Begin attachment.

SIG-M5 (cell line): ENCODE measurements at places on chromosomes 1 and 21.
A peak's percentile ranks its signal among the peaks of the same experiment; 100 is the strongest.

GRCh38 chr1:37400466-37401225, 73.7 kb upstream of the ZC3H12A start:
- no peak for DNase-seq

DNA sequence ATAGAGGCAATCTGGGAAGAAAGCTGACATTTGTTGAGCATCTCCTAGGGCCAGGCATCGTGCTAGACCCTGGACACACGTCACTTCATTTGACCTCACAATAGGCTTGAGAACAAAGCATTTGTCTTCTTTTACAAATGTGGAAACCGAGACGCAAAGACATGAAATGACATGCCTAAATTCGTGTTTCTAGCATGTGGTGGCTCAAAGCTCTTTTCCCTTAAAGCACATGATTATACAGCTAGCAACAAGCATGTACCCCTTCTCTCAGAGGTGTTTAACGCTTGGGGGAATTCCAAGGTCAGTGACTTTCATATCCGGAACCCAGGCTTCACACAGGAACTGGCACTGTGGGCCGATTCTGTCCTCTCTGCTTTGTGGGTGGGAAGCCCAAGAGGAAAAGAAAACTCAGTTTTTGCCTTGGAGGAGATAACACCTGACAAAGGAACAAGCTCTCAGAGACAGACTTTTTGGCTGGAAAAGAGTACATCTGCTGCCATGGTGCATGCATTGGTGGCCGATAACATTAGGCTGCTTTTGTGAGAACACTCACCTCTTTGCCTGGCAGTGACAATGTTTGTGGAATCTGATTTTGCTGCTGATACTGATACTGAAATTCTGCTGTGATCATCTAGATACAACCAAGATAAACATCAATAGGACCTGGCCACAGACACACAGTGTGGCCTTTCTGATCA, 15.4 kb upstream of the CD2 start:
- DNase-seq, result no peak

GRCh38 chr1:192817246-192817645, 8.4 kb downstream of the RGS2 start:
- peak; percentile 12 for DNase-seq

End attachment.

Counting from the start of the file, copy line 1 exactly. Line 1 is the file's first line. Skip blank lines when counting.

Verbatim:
SIG-M5 (cell line): ENCODE measurements at places on chromosomes 1 and 21.